.Consider that H is hard to break »sflenoe of newly twenty yean. Write to this man, and tell him that before I receive his wife, I wish to see h«nt alone. No—do not let him come here until the truth be known. I will go *° kun." It wu with aome trepidation that Mr. Richard, sitting with hia wife in the drawing-room, on the afternoon of the 3rd May, 1840, awaited the advent of hia mother. He had been very ncr- Toot and unstrung for aome days peat, and the prospect of the ooming interview was, for aome reason he ooukl not explain to himself, weighty with fears. " What does she want to come alone for t And what can she have to say Fhe asked himself. "She cannot suspect anything after all these years, surely." He endeavored to reason with himself, but in vain ; the knock at the door which announced the arrival of hie pretended mother made hia heart jump. " I feel deuced shaky, Sarah," he said. "Let's have a nip of something." " You've been nipping too much for the last five years, Dick." (Bhe had quite schooled her tongue to the new name.) "Your 'shakintas" is the result of ' nipping,' r m afraid." " Oh, don't preach, I am not in the humor for it." "Help yourself, then. You are quite sure thai you are ready with your story T The brandy revived him, .and he rose with, ejected heartiness, MMydear mother, allow me to present to you ." He paused, for there was that in Lady Ellinor'a face which confirmed hia worst fears. "I wish to speak to you alone," she said, ignor ing with steady «yea the woman whom she had ostensibly o^fii* to see. John Rex hesitated, but Sarah saw the danger and hastened to confront it " A wife should be a husband's best friend, tntiiam Your son mar ried me of his own free will, and even hia mother can have nothing to say to him which it is not my duty and privilege to hear. lam not a girl, as you can see, and can bear whatever news you bring." Lady Devine bit her pali lips. She saw at once that the woman before her was not gently bora, but she felt also that she was a woman of higher mental calibre than herself. Prepared as she was for the worst, this sudden and open de claration of hostilities frightened her, as Sarah had calculated. She began to realise that if she was to prove equal* the teak she had set herself, she must not waste her strength in skirmishing. Steadily refusing to look at Richard's wife, she addressed herself to Riohard. "My brother will be here in half an hour," she said, as though the mention of his name would better her position in some way. "But I begged him,to allow me to come first in order thatT might speak to you privately." "Wall," said John Rex,"we are in private. What have you to say f "I want to tell you that I forbid you to carry out the plan you have for breaking up Sir Richard's property." . "Forbid me!" cries Rex, much rebsved. "Why I only want to do what my father's will enables me to do." • " Your father's will enables you to do nothing of the sort, and you know it." She spoke, as though rehearsing a series of set-speeches, and Sarah watched her with growing ahum. "Oh, nonsense!" cries John Rex, in sheer amusement. " I have a lawyer's opinion on it" " Do you remember what took place at Hamp* steed this day nineteen years ago f "At Hampetead I" said Rex, grown suddenly pale. "This day nineteen yean ago. No! What do you mean V "Do you not remember f' sheoontinued,lean* ing forward eagerly, and speaking almost fiercely. " Do you not remember the reason why you left the house where yon were born, and which you wish now to sell to strangers f" John Rex stooddumbfounded, the blood snflue ing Us temples. He knew that among the secrets of the man whose inheritance he had stolen was one which he had. never gained—the secret of that sacrifice to which Lady EUinor bad once referred, and he felt that that secret was to be revealed to crush him now. Sarah, trembling also, but more with rage than terror, swept towards Lady Ellinor, <T Speak out!" she said, "if you have anything to sayt Of what do you accuse my husband f" "Of imposture I" cried Lady Ellinor, all her outraged maternity nerving her to abash her enemy. "This man may be your husband, but he is not my son !" Now that the worst was out, John Rex, chok ing with passion, felt all the devil within him rebelling against defeat "You are mad," he said. "You have recognised me for three yaw", *nd now, because I want to claim that which is my own, you invent this lie. Take care how you provoke me. If lam not. your eon—you have recognised me as such. I stand upon the law and upon my rights." Lady Ellinor turned swiftly, and with both ' hands to her bosom, confronted him. " You shall have your rights! You shall have what the law allows you ! O how blind I have been all these years. Persist in your infamous imposture. Call yourself Richard Devine still, and I will tell the world the shameful secret which my son died to hide. Be Richard Devine ? Richard Devine was a bastard, and the law allows him—Nothing!" There was no doubting the truth of her words. There was no doubting that even a woman whose home had been desecrated, as hers had been, would invent a lie so self-condemning. Yet John Rex forced himself to appear to doubt, and bis dry lips asked, " If then your husband was not, the father of your son, who was f' " I am not ashamed to name him," said Lady Devine, with a sort of desperate pride in her tone, "My cousin, Armigell EarnS Wade, Vis count Bellasiß." John Rex gasped for breath. His hand tug ging at his neckcloth rent away the linen that covered bis choking throat He seemed to see the whole horizon of his dark put lit up by a lightning flash which stunned him. His brain, already enfeebled by excesu, was unable to with stand this last Bhock. He staggered, and but for the cabinet against which he leant would have fallen. The secret thoughts of bis heart rose to his lips and were uttered unconsciously. "Viscount Bellasis! He was my father also, and he has avenged himself—for I killed him!"

A dwßdfanihpi^toi and then Lady Dertne, ?tretflhing oat her hands toward* the Mlf-ooo feaMd murderer, with A aort of frightful respect, ?aid in a whiiper, in which honor and ?applica tion were strangely mingled, "What did you do with •on? Did you kill A*» also T Bat John Bex, wagging hia head from aide to aide, like a i^imH"l beast that has received a mortal stroke, made no reply. Sarah Purfoy, awed as she was by the dramatic f one of toe situation, nevertheless remembered that Franda Devine might amve at any moment, and saw her last opportunity for safety. She advanead and touched the mother on the shoulder. " Your sen is alive f' " Where T "W3l yon promise not to hinder as leaving tillshoweill toll youT "Tes-yea." "Will you promise to keep the eonfeaaka which you haT« heard awrat untfl we have left <rI prombeanything. In Qei'B nanMLWoman, if you have a woman's heart, apeak T Where is . my son r* Sarah Pvutoj torn orer the enemy who had defeated her r and said in ler»l,aeHb«ratea«ente, M They call him Bofus Dawea. HeisaeonTtot at Norfolk laUnd,transportad lor life forth* murder which you heard my husband ooafaai to having committed AhF . Lady Dariaa had fainted. , [will as eo*ci.ui>s» nr cm wan.}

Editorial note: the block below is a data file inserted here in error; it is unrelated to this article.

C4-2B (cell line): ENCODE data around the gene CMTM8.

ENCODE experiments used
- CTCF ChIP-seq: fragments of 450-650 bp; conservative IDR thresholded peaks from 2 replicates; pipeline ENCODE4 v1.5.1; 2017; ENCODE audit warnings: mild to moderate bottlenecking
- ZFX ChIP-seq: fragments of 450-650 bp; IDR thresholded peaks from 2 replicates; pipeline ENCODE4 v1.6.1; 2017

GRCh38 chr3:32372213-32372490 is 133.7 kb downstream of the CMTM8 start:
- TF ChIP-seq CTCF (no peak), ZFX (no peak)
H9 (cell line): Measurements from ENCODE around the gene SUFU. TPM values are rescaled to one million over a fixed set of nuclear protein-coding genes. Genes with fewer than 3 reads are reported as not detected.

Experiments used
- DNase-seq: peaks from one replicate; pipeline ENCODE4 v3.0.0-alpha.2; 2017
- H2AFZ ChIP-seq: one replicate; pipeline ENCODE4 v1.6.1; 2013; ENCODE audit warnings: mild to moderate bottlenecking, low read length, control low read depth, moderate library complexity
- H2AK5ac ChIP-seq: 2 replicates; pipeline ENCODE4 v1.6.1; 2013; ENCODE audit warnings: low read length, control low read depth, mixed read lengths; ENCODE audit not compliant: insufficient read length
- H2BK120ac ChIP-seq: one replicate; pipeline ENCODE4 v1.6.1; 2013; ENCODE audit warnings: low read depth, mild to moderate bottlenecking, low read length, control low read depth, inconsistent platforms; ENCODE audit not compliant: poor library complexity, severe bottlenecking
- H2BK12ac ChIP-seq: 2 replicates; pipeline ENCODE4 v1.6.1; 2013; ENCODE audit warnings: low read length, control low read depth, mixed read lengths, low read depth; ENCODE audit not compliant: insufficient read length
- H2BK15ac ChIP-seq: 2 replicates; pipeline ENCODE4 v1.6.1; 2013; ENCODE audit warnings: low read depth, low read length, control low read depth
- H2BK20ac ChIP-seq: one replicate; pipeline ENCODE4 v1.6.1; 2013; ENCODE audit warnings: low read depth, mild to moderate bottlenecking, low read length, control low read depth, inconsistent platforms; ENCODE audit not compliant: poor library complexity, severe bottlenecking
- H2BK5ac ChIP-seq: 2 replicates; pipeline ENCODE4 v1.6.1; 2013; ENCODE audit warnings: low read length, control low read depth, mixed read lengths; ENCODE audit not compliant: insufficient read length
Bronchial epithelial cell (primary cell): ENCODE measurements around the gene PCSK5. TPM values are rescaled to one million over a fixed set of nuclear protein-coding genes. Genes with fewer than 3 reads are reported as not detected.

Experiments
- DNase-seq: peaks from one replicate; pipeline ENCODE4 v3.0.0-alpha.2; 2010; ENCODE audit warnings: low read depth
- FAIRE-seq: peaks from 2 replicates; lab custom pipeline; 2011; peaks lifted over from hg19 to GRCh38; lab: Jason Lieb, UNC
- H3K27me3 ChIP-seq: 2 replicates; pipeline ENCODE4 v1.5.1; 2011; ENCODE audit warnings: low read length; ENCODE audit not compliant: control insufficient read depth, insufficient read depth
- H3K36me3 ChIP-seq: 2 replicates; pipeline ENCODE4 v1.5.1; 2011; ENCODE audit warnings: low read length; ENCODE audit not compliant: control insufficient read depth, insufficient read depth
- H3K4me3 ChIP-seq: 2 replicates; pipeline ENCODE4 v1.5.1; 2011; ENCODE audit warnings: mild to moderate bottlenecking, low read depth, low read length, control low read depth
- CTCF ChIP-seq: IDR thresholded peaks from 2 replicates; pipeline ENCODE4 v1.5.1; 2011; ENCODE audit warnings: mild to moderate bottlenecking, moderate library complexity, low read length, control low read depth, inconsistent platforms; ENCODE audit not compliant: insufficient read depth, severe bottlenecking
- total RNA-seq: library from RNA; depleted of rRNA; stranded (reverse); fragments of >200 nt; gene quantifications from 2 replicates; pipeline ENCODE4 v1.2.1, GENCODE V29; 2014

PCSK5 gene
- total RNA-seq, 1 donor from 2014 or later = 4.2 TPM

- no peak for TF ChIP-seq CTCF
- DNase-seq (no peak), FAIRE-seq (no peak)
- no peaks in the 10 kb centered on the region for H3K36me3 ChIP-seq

Tn Cirt or Ba* Fbakoboo.—The ink of the Pacific Mail Company's ttne of steamers, boih specially to cany the Audit between New Sooth Wales and San Franeisoo, arrived at Sydney on Thursday night, January 6. 1%» Svdnn Morumf Btraid describes her as a truly splendid vessel She wu built at Cheater, United (Mate*, by the well-known firm of John Roaah ani tons, who have tamed out many of the finest steamers afloat She ia 866 feet long, with a beam of 49 feet, and hat three decks, via., main, war, and hurricane, on the aame principle at the Colima, and 1» similar in general appear anoc and air'angaßiints. The dining •uoon ia placed on the main deck, from the after part of which rune an alley-way, with ennloied cabins on either aide. These apartments are fitted with every conceivable convenience, and olaborately furnished. Mention may especially be made of four huge oabina, known aa the bridal chamber*. On the apar deck m a targe, well-ventilated, withdrawing saloon, fur niahed with lounges, piano, Ac.; and above this again, and immediately under the hurricane deck, ia an elegantly arranged boudoir. These several apartmenta are reached by broad massive staircases formed of aoUd rosewood. The fur niture throughout is of crimson velvet, and the ioore are richly carpeted. The panelling is formed* of highly-polished American woods of the finest kinds, relieved by large mirrors, forming, a general efleet very difficult to describe. The after portion of the ship affords accommodation for 150 first?<<ass jissasngsrs, which will convey some slight idea of the sue. The comforts ear* ried out for the second and third class passengers ate of the same spacious character, but of course not so elaborate fci ornamentaejon. The ao eommodation for the officers is, on the spar deck, running forward from the upper saloon. The hurricane deck forms a fine promenade, right fore-and-aft, on the fore part of which .fa plaood the wheel-house, with its steam steering machinery. The forepart of themain deck is allotted to cattle and sheep pens, windlass, to. The vessel is propelled by a four-bladed screw, driven by compound direct-acting engines of 800 horse-power nominal which will give a mean speed of 12 knots without any extraordinary pressure, on a consumption of 50 tons of fuel per day, which k fully borne out by the fact of the splendid run from Ban Francisco, although only using one-half the boiler-power. The vessel fa rigged as a barque, and shows a large spread of canvas. There are also ten large hydrants dis tributed abmit the decks, and immediately con neoted with the main engine; steam-winches are placed at the various hatchways, and every modern appliance has been brought to bear-to economise labor. In short, the vessel appears perfect in every particular, and no expense has been spared by the company to make her a credit to the servioe. It is at all times an exhilarating spectacle (says The Melbourne leader), to behold a good man who is willing to sacrifice himself for the benefit of his kind, and such a spectacle is afforded us by the Rev. Dr. Bleas dale. This gentleman is supposed to know a good deal about wine, in fact to be an exoellent judge of that description of liquor. But still, with the modesty which always characterises true genius, he thinks that there is yet a good deal to be learned, and so, throwing aside his own personal convenience, he has proposed to take a jaunt through the wine-producing countries of Europe, in order that he may ac quire a stock of wrinkles for the edification of Australian vignerons. The only drawback is that most usual and most troublesome drawback, money ; the question being where his expenses ar* to come from. Dr. Bleasdale did not broach his scheme in Victoria, where he is so well known, but in South Australia, presumably when the hearts of bis auditors were opened ; and with the lavish generosity of oolonists, those who listened to him immediately came to the conclusion that the expenses should be defrayed, not by themselves, who were imme diately interested, but by Government. The South Australian Government having been per suaded to move in the matter applied to the Government here to ascertain if Victoria would be inclined to share the expenses of the trip, but as yet there has been no response. We think that the Government should lose no time in putting an end to the suspense by giving a decided answer in the negative. If the vigner ons think that the services of Dr. Bleasdale will be of any commercial value to them, their proper course will be to club together and provide for his expenses. At the same time, we cannot con ceive that there is any necessity for the journey at all. By the latest advices we learn that Mr. Francis is at present residing in the south of France, where, at bis own cost, he is doing the very thing which Dr. Bleaadale proposes to do at the public expense.